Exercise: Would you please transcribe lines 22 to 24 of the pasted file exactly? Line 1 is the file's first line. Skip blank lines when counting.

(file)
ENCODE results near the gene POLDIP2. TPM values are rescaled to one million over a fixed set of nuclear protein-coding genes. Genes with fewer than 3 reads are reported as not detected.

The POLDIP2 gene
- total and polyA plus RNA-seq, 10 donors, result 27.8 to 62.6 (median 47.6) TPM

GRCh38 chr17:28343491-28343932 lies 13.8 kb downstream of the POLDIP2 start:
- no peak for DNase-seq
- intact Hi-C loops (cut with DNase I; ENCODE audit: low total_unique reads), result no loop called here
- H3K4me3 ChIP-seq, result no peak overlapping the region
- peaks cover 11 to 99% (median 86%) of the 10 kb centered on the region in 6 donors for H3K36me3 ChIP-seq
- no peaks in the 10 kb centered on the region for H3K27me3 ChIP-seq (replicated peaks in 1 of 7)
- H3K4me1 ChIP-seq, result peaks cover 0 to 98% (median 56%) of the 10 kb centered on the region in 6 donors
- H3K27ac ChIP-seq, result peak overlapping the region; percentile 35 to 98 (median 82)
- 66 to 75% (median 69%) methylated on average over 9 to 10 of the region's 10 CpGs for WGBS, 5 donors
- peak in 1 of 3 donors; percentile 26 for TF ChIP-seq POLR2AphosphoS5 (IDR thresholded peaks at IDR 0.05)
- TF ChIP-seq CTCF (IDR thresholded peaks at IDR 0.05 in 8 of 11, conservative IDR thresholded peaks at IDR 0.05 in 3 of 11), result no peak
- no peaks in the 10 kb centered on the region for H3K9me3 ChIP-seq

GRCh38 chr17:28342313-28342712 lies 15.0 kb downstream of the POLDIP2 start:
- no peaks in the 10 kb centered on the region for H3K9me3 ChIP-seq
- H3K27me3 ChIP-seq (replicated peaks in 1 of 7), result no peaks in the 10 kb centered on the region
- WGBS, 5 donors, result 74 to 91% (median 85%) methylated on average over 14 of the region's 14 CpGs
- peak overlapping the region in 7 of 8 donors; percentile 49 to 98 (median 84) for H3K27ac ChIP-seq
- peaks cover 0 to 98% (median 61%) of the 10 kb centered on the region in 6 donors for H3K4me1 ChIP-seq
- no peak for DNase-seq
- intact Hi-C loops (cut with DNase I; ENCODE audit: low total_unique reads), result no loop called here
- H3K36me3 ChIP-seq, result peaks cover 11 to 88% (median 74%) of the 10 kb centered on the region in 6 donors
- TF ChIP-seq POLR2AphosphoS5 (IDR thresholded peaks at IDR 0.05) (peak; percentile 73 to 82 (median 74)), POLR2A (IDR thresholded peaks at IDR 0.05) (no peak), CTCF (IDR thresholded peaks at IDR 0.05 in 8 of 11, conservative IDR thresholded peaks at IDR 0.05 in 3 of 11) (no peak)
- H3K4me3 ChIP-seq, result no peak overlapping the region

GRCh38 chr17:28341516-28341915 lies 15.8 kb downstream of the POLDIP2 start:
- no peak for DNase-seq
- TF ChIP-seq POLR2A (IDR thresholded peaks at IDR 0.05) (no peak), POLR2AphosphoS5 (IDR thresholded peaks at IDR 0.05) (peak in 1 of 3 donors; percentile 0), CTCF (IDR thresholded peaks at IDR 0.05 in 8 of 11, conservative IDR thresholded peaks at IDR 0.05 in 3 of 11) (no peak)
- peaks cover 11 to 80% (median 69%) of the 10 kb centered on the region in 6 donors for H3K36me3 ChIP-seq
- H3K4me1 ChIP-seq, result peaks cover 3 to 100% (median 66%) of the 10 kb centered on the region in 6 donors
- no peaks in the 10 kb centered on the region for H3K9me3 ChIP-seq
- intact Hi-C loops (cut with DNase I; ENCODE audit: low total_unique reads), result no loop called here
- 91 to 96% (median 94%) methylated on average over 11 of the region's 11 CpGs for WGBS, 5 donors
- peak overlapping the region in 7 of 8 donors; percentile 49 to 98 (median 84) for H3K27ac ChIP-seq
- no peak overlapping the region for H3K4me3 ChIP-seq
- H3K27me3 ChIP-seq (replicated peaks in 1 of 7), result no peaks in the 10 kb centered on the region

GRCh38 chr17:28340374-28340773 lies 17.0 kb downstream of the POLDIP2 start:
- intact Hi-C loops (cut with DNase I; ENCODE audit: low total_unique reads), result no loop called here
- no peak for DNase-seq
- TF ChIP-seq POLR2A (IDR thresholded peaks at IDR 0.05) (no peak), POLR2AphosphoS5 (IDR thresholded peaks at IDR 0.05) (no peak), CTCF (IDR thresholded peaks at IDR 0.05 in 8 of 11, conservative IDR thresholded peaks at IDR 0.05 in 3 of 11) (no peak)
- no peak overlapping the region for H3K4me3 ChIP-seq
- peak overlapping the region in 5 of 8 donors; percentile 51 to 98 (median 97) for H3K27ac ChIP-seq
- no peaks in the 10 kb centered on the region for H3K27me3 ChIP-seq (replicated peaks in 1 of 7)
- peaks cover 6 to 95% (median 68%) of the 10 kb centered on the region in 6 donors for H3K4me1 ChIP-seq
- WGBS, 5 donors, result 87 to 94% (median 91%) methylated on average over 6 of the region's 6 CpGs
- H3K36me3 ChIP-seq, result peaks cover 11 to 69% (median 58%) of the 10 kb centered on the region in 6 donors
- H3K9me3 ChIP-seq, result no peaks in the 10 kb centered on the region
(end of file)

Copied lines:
- no peak for DNase-seq
- intact Hi-C loops (cut with DNase I; ENCODE audit: low total_unique reads), result no loop called here
- H3K36me3 ChIP-seq, result peaks cover 11 to 88% (median 74%) of the 10 kb centered on the region in 6 donors